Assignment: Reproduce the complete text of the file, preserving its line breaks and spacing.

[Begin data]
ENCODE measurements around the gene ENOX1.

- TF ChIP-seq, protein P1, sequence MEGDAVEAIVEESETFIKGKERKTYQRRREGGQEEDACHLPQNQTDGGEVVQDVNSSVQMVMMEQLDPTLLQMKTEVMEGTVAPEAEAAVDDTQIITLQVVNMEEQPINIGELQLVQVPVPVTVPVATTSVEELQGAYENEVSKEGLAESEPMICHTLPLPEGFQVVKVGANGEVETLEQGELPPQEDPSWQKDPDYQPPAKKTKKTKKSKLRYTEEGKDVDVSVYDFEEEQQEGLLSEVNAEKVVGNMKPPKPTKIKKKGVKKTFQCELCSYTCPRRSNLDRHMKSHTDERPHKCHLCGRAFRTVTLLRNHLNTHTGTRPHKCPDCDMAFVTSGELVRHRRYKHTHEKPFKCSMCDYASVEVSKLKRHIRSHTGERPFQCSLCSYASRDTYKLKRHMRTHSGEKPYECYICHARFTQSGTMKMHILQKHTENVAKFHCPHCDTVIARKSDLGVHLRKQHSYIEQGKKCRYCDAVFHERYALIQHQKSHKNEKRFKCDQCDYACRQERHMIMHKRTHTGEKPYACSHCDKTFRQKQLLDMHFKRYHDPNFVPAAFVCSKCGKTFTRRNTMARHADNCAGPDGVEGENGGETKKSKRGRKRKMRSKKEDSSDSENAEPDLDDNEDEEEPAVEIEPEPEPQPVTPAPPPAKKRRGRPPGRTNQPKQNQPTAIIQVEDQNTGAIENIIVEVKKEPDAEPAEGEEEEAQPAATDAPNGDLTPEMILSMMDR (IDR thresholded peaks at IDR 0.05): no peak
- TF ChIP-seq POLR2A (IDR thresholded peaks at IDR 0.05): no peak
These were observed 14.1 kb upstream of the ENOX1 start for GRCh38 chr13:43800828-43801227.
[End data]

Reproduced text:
ENCODE measurements around the gene ENOX1.

- TF ChIP-seq, protein P1, sequence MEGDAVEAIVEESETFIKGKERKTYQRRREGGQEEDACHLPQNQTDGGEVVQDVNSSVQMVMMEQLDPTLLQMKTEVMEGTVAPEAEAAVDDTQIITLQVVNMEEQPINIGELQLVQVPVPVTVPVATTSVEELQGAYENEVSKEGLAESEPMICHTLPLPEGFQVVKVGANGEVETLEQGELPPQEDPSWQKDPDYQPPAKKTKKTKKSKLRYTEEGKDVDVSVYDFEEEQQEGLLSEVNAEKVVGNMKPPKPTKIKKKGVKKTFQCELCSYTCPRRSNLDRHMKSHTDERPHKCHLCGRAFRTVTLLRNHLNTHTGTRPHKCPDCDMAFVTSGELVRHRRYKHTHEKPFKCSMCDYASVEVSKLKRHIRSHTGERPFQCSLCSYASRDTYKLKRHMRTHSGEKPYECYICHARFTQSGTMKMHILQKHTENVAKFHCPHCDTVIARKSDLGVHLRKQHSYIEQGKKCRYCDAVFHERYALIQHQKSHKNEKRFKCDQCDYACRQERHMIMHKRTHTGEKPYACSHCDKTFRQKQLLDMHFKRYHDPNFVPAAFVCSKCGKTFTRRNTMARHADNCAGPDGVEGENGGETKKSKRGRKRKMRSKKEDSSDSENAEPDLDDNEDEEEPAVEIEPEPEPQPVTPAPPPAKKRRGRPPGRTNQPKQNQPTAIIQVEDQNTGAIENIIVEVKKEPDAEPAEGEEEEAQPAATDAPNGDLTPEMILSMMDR (IDR thresholded peaks at IDR 0.05): no peak
- TF ChIP-seq POLR2A (IDR thresholded peaks at IDR 0.05): no peak
These were observed 14.1 kb upstream of the ENOX1 start for GRCh38 chr13:43800828-43801227.